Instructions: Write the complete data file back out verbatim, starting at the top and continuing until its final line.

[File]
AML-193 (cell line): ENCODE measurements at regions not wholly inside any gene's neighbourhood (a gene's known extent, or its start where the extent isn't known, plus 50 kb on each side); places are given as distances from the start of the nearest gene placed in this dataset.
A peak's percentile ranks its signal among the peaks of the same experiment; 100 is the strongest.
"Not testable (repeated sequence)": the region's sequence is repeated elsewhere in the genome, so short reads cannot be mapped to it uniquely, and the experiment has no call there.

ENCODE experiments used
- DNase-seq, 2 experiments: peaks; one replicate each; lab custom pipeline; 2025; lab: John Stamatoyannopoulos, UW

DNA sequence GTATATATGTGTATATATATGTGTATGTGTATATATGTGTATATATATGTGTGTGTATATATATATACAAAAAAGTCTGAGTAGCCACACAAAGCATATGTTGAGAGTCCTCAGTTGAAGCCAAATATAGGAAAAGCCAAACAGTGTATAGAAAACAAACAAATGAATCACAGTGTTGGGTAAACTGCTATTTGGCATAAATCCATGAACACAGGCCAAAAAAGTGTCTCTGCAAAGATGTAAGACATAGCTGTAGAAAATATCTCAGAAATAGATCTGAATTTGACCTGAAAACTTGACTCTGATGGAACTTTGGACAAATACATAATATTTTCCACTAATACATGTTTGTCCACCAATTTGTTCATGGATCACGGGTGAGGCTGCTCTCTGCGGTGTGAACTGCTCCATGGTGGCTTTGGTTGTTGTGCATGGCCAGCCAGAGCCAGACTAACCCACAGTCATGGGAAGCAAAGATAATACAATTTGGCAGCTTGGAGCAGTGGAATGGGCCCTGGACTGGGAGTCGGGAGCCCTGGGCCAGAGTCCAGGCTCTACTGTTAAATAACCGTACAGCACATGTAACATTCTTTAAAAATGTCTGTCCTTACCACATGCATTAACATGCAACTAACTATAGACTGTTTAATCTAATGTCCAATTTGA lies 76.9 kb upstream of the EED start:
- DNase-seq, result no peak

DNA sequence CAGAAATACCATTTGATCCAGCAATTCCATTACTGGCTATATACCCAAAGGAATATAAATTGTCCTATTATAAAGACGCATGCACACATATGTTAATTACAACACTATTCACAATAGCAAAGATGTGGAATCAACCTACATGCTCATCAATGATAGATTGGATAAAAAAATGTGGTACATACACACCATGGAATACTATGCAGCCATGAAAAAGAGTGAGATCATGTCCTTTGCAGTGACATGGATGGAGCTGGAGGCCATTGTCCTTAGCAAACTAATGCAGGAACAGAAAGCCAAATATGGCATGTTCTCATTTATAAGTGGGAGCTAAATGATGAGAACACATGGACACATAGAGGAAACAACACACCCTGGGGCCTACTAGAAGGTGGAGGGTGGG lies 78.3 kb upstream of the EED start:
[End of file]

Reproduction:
AML-193 (cell line): ENCODE measurements at regions not wholly inside any gene's neighbourhood (a gene's known extent, or its start where the extent isn't known, plus 50 kb on each side); places are given as distances from the start of the nearest gene placed in this dataset.
A peak's percentile ranks its signal among the peaks of the same experiment; 100 is the strongest.
"Not testable (repeated sequence)": the region's sequence is repeated elsewhere in the genome, so short reads cannot be mapped to it uniquely, and the experiment has no call there.

ENCODE experiments used
- DNase-seq, 2 experiments: peaks; one replicate each; lab custom pipeline; 2025; lab: John Stamatoyannopoulos, UW

DNA sequence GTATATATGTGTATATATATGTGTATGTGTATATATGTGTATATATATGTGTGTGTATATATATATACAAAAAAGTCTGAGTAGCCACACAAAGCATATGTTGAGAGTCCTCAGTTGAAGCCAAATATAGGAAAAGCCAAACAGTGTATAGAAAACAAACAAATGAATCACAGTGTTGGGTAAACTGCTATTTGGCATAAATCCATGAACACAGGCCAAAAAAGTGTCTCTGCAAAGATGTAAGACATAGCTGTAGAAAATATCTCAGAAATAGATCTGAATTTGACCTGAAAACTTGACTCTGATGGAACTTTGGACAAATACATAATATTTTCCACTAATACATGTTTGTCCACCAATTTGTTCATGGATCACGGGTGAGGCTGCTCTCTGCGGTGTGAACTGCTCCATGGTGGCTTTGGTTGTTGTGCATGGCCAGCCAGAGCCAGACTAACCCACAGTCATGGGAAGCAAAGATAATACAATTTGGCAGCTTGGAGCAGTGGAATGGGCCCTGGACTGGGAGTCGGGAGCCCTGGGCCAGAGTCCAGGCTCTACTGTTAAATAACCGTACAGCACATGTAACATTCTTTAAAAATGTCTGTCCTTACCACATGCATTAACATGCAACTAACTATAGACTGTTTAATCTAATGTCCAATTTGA lies 76.9 kb upstream of the EED start:
- DNase-seq, result no peak

DNA sequence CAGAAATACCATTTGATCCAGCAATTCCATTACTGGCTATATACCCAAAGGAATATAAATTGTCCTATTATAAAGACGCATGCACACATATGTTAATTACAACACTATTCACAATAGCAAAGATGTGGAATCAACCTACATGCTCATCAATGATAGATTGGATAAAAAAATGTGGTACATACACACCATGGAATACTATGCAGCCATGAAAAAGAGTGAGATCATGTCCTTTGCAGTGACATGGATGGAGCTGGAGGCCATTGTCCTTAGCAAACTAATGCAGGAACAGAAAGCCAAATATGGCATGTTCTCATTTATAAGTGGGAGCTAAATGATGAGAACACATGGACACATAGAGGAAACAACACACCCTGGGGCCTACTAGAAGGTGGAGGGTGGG lies 78.3 kb upstream of the EED start: